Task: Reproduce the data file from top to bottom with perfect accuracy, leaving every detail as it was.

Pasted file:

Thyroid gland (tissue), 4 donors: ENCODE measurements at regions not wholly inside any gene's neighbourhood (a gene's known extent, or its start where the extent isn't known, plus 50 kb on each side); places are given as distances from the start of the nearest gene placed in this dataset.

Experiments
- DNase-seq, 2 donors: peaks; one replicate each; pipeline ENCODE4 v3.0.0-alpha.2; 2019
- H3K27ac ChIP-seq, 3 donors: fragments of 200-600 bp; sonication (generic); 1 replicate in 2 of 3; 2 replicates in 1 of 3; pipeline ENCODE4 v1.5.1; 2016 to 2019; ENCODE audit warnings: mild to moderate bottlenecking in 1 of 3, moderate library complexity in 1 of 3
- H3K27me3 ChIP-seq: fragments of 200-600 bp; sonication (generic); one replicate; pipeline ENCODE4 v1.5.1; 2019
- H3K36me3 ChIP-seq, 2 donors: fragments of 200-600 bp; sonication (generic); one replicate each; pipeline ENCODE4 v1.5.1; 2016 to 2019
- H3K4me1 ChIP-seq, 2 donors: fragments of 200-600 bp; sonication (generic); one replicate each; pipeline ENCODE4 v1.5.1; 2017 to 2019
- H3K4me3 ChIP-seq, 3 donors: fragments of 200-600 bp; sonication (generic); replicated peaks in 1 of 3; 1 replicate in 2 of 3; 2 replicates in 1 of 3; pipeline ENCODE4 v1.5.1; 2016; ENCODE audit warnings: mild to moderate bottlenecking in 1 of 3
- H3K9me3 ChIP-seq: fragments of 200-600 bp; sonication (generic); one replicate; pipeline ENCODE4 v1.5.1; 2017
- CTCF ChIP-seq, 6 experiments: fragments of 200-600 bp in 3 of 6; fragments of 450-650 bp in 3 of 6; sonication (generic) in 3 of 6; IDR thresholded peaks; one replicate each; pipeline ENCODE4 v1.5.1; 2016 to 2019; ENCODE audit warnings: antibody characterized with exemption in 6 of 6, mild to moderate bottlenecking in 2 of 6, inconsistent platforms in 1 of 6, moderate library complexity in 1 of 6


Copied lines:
Thyroid gland (tissue), 4 donors: ENCODE measurements at regions not wholly inside any gene's neighbourhood (a gene's known extent, or its start where the extent isn't known, plus 50 kb on each side); places are given as distances from the start of the nearest gene placed in this dataset.

Experiments
- DNase-seq, 2 donors: peaks; one replicate each; pipeline ENCODE4 v3.0.0-alpha.2; 2019
- H3K27ac ChIP-seq, 3 donors: fragments of 200-600 bp; sonication (generic); 1 replicate in 2 of 3; 2 replicates in 1 of 3; pipeline ENCODE4 v1.5.1; 2016 to 2019; ENCODE audit warnings: mild to moderate bottlenecking in 1 of 3, moderate library complexity in 1 of 3
- H3K27me3 ChIP-seq: fragments of 200-600 bp; sonication (generic); one replicate; pipeline ENCODE4 v1.5.1; 2019
- H3K36me3 ChIP-seq, 2 donors: fragments of 200-600 bp; sonication (generic); one replicate each; pipeline ENCODE4 v1.5.1; 2016 to 2019
- H3K4me1 ChIP-seq, 2 donors: fragments of 200-600 bp; sonication (generic); one replicate each; pipeline ENCODE4 v1.5.1; 2017 to 2019
- H3K4me3 ChIP-seq, 3 donors: fragments of 200-600 bp; sonication (generic); replicated peaks in 1 of 3; 1 replicate in 2 of 3; 2 replicates in 1 of 3; pipeline ENCODE4 v1.5.1; 2016; ENCODE audit warnings: mild to moderate bottlenecking in 1 of 3
- H3K9me3 ChIP-seq: fragments of 200-600 bp; sonication (generic); one replicate; pipeline ENCODE4 v1.5.1; 2017
- CTCF ChIP-seq, 6 experiments: fragments of 200-600 bp in 3 of 6; fragments of 450-650 bp in 3 of 6; sonication (generic) in 3 of 6; IDR thresholded peaks; one replicate each; pipeline ENCODE4 v1.5.1; 2016 to 2019; ENCODE audit warnings: antibody characterized with exemption in 6 of 6, mild to moderate bottlenecking in 2 of 6, inconsistent platforms in 1 of 6, moderate library complexity in 1 of 6